Trump 2024?… what would reelection mean?

Por: MA. Clara Franco Yáñez
Master en Asuntos Internacionales, por el Instituto de Posgrados en Estudios Internacionales y del Desarrollo en Ginebra, Suiza

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By now, it is almost certain that Donald Trump will run again for presidency in 2024. By the end of his previous term, most of the impeachment efforts by political opponents did not have the goal of stopping his ongoing presidency, but rather to avoid a second term. It didn’t happen, and the doors to running again for political office are open to him. What could be expected from a Trump 2024 presidency?...

First of all, political analyses from experts make this very clear: he stands a good chance of winning again, especially if Biden’s low approval ratings continue. Some of the analyses have focused on the possibility that he takes power illegitimately, by somehow seizing the election through one illegitimate way or another. Others are more afraid of the possibility that he simply wins legitimately, fair and square – and of what that would mean for American politics in the near future.

Because clearly, TRUMP IS GONE FROM THE WHITE HOUSE – FOR NOW –, but the social trends that got him elected are not. Trends as diverse as the forces opposing economic and industrial globalization, rising white supremacy, social and religious conservatism, the struggles of a disappearing middle class and the undeniable racism of some sectors of the population: a varied mix of fears and anxieties (some more real than others) that climaxed at the Capitol storming of January 6. If he is to be elected again, he as well as those trends will perceive themselves as legitimized again, coming back “with a vengeance”. All of those trends have undercurrents of – often justified – anger, and a desire for backlash against whatever is perceived as “the establishment”. This situation could quickly escalate into a matter of “politics of toxicity”, where Trump would do “more and louder” of everything he did the first time; from stoking the fears and anxieties of his followers to carrying out strongly polarizing politics.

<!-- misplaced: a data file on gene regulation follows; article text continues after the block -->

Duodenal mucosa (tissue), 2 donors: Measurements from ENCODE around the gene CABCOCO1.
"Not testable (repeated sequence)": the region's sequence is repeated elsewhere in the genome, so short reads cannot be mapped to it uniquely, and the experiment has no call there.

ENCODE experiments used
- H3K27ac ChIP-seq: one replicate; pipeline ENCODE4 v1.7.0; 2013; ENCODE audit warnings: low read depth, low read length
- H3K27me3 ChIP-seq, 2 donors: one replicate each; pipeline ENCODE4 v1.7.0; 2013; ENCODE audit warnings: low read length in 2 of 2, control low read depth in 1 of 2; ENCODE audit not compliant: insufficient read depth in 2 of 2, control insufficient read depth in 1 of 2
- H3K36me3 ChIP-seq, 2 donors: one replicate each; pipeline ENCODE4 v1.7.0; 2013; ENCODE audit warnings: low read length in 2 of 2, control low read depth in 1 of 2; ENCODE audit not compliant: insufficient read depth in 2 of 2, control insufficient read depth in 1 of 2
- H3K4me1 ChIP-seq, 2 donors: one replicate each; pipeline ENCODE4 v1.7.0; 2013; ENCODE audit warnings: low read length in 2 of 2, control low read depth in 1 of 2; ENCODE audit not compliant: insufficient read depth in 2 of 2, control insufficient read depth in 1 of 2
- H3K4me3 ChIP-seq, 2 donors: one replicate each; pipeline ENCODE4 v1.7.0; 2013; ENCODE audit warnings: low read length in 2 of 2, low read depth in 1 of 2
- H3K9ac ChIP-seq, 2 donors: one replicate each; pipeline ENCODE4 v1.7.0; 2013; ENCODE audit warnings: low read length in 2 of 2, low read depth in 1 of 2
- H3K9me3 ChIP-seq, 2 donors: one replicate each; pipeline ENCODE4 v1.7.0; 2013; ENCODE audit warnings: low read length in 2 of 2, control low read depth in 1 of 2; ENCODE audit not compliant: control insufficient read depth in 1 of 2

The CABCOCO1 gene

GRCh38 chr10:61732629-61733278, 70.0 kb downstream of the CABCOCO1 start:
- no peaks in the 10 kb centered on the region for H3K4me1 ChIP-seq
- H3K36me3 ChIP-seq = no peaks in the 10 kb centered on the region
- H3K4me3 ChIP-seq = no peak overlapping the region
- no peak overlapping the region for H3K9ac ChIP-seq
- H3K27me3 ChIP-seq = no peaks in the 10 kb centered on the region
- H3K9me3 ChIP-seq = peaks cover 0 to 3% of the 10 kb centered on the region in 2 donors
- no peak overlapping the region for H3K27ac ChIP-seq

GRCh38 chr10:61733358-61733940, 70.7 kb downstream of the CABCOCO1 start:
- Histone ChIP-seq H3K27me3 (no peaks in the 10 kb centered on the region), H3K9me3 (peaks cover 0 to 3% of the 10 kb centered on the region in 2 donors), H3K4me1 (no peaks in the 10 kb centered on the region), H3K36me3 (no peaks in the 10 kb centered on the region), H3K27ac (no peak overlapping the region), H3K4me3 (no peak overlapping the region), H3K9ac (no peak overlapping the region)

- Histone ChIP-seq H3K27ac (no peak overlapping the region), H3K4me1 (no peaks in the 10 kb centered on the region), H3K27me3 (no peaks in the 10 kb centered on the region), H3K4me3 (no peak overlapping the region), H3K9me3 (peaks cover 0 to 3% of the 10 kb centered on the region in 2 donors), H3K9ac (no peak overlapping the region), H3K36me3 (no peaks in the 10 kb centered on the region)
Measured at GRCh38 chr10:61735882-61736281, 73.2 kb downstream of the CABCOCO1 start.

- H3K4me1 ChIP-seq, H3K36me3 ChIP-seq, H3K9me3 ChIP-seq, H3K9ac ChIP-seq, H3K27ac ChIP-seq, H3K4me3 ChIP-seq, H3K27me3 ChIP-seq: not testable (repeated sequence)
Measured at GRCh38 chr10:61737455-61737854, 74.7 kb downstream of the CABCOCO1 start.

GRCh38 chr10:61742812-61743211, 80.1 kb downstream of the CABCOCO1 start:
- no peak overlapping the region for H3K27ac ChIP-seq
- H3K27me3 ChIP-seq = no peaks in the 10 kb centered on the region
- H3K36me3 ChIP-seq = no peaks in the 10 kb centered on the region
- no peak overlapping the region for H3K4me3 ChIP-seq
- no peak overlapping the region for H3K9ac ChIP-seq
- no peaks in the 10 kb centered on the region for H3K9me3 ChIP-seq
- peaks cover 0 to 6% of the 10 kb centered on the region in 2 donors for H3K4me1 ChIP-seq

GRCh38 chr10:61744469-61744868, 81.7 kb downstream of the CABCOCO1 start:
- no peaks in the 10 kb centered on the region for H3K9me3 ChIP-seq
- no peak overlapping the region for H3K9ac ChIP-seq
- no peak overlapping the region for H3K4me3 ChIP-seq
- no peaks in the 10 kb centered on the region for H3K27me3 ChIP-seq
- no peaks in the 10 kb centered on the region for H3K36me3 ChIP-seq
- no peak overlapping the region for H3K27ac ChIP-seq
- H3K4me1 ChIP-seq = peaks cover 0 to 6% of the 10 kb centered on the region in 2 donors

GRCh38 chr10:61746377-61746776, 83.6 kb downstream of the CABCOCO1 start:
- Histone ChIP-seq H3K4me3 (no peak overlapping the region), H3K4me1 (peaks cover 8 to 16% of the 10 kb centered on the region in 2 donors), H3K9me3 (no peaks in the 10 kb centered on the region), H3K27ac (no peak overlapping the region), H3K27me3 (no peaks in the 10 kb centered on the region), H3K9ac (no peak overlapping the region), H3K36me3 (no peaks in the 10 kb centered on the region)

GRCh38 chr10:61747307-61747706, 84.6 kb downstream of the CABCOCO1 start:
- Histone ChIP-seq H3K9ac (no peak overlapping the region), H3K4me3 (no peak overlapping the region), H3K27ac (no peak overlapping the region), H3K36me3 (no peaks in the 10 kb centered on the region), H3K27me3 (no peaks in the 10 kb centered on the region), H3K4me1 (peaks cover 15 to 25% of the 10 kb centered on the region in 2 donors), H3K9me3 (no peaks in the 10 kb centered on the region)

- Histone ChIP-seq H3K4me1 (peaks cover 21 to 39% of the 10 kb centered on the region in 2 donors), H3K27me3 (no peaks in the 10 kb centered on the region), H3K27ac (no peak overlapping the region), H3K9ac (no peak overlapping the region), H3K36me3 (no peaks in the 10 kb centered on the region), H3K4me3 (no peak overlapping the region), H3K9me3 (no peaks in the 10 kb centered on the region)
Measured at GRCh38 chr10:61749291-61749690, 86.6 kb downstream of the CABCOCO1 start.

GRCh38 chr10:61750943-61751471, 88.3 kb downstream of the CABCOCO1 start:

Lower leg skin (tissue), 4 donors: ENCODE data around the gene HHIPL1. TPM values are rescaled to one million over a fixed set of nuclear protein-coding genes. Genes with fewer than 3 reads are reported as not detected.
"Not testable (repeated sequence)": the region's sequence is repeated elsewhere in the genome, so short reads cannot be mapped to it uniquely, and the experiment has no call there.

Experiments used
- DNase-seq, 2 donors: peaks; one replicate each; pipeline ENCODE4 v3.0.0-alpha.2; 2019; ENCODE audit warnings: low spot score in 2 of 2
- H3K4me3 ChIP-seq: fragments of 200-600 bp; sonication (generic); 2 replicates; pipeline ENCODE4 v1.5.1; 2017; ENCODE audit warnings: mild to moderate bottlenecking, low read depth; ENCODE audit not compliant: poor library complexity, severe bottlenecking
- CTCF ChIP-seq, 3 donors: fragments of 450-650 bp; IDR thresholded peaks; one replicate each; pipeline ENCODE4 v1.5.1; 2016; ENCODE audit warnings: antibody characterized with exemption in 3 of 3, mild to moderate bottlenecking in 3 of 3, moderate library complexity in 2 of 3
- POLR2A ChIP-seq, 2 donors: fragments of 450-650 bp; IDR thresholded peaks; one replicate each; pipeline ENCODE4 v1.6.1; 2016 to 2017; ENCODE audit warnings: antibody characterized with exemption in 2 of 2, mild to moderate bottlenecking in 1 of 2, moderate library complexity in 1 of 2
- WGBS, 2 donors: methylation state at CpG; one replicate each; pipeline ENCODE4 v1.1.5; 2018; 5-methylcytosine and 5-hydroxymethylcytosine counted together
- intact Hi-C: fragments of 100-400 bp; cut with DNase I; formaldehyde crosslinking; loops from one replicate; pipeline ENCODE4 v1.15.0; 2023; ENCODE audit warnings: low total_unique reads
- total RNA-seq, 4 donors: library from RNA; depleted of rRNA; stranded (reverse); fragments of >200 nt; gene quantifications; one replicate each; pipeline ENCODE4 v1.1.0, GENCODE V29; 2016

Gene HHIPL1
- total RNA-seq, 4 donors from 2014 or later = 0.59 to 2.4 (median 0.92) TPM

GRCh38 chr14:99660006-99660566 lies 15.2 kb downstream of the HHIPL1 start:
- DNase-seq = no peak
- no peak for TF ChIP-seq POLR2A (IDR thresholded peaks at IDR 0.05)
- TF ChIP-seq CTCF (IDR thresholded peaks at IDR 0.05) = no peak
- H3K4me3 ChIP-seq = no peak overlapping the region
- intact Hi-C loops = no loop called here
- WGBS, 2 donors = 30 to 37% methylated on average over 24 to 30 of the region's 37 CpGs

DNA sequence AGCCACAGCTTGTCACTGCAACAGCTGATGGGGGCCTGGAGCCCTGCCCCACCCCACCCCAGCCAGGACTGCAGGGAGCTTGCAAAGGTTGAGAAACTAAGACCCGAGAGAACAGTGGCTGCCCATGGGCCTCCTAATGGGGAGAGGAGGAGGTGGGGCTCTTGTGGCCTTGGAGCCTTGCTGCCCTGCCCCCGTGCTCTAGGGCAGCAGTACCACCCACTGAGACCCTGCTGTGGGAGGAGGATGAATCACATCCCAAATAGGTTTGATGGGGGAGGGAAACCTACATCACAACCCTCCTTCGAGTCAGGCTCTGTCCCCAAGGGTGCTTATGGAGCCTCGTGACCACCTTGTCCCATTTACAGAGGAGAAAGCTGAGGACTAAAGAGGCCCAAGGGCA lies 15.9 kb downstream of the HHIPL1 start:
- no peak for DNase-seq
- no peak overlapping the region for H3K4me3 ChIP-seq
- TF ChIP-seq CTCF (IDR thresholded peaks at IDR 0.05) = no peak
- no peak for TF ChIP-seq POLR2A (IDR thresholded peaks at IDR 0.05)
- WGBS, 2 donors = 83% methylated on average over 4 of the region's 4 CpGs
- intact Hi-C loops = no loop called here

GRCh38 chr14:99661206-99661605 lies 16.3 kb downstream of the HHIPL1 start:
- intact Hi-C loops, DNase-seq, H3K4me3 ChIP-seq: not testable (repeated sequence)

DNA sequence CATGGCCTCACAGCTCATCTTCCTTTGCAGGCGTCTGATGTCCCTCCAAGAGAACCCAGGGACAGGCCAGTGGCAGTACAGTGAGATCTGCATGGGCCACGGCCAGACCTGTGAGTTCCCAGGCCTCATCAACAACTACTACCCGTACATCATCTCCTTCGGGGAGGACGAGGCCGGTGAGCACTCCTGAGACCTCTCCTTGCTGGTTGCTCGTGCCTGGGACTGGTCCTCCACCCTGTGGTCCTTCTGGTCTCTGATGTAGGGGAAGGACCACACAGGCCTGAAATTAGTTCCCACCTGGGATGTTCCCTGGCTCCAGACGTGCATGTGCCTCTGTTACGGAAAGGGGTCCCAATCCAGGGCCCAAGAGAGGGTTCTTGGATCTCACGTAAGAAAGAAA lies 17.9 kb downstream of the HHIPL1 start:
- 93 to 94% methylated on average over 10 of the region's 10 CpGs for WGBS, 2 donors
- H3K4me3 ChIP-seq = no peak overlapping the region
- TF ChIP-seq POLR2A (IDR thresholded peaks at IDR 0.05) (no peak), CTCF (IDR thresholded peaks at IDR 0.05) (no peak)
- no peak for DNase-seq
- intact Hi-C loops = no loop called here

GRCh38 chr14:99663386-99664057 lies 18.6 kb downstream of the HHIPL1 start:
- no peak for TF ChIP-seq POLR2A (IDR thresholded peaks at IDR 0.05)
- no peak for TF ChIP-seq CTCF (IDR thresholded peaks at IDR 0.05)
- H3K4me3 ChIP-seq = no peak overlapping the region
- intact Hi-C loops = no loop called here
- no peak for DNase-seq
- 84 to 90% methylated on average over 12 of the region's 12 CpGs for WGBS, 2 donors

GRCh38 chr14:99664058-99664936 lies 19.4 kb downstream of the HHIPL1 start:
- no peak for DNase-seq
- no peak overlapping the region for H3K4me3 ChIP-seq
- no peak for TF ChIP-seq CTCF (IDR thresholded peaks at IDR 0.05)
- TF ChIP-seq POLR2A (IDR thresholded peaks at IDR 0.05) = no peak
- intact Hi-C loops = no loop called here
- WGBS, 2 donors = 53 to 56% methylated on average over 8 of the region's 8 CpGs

News pieces and articles can of course often be alarmist because rage sells well – some of the fears may be overblown; but it is also undeniable (and can only be ignored at great social peril) that at least some of Trump’s supporters have worrisomely violent tendencies, and are well-armed more often than not. Conspiracy theories such as those surrounding the internet Q-Anon phenomenon also fuel many deeply misguided ideas about what Trump supposedly represents and about that which he supposedly fights against; from industrial decline to supposed networks of pedophiles within political circles.

But again, alarmist news in media sell very well, which pushes content creators to piece together evermore apocalyptic narratives. It could also be the case that Trump wins and then “nothing” happens, in grand historical terms – or that he doesn’t win at all. Social and political “pendularity” is a common historical tendency, not only in the USA but in the modern world at large: societies typically go through periods of liberalism (economic, social, religious), followed by periods of conservatism and then liberalism again; or travel back and forth through periods of more or less authoritarianism, in ways that are simply “normal” (for lack of a better word) and to be expected. Only time will tell if the fears of a Trump comeback signifying a final blow to American democracy, or a slow fragmentation of the USA into what might be two separate countries in fifty or a hundred years, are indeed what can be expected in a historical view.